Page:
I’ve posted the first of several novels I’ve written over the years and then ignored, allowing them to languish on my hard drive while I am distracted by a bumble bee. This is writing I did mainly for me, without a whole lot of consideration for market factors or wondering who the audience for the work might be. I presume the audience for the work is anybody reading this website, and, at a buck ninety-nine, how much of a risk could it possibly be?
I’ve found the only way to break writer’s block is to write, which seems self-defeating because, when you have writer’s block, writing is the very last thing you want to do. Since I couldn’t make any progress at all with the screenplay, I decided to write something else. I just started writing and kept writing, no matter how awful it was, until the ink began to flow from the pen once again. It took maybe a couple weeks of writing absolute gibberish before I finally managed to break through: I was a writer again, I was enjoying myself again. My writing exercise became the novel Zion.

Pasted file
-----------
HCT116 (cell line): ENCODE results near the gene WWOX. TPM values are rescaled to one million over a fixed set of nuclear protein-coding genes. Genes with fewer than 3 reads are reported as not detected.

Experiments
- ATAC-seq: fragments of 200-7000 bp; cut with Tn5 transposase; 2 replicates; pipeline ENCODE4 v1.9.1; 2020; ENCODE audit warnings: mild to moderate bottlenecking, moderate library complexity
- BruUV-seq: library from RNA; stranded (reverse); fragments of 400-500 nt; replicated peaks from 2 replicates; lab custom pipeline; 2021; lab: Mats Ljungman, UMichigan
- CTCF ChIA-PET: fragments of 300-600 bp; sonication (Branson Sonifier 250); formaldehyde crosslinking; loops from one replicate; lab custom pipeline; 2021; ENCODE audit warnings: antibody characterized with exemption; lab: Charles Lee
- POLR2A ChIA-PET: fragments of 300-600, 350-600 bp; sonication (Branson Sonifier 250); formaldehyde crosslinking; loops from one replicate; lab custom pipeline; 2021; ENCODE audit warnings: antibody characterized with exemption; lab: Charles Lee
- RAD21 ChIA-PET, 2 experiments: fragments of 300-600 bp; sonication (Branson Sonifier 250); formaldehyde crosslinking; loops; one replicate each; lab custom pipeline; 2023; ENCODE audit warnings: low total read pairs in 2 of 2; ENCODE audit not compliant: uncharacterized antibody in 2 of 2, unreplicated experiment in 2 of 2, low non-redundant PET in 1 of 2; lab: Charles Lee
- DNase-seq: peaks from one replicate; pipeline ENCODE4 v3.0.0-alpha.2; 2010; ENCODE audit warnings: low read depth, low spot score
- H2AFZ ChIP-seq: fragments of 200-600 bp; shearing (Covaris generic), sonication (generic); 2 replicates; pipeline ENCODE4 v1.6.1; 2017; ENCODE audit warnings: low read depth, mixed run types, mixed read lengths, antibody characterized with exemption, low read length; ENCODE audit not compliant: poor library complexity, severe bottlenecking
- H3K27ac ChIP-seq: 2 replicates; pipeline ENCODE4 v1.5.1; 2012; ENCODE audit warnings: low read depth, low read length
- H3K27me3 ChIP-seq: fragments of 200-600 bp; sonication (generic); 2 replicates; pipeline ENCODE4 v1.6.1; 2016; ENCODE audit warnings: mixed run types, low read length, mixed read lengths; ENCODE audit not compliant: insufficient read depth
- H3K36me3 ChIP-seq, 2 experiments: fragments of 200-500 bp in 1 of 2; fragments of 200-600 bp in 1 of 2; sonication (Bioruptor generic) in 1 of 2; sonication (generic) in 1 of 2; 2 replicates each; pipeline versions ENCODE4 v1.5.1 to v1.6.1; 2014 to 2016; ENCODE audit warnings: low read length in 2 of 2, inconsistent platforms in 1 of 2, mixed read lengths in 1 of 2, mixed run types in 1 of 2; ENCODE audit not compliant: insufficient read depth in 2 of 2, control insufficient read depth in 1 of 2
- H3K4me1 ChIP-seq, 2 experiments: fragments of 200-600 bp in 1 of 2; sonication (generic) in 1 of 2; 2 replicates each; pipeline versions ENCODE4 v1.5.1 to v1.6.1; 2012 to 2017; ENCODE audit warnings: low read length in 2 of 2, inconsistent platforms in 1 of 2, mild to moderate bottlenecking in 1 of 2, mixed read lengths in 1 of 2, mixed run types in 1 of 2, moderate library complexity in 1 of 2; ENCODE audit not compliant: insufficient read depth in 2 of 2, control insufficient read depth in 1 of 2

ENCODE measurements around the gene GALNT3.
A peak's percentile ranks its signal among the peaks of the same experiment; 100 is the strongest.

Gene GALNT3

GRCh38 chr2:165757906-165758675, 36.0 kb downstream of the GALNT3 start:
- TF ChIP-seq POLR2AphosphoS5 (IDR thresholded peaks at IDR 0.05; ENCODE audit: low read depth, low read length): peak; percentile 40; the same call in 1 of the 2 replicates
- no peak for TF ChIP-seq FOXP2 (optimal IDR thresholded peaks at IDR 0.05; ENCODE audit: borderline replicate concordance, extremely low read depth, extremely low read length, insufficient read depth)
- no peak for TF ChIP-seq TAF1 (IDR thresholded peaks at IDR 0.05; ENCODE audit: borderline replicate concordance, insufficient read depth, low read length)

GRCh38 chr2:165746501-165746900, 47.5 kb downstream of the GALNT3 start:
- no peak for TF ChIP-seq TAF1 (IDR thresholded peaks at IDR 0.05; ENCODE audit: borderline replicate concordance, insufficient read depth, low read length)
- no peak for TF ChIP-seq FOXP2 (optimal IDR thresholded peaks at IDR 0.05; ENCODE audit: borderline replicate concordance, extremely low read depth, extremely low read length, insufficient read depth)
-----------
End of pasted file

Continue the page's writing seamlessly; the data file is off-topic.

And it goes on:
The exercise yielded a love-hate story wrapped in a procedural crime drama. Much like the cancelled-before-it-ever-shipped Concrete Jungle: Legend of The Black Lion, Zion is a cynical urban fable about bad guys and worse guys. A world painted entirely in shades of gray, Zion is populated with quirky, complex, and deeply flawed characters in an overarching theme which deconstructs the meaning of love and the relevance of faith.
I’ve published it under the name “James Priest” to avoid further confusion with the British novelist Christopher Priest, whom I am quite certain has been driven insane from typing, “No, I don’t write Black Panther” thousands of times.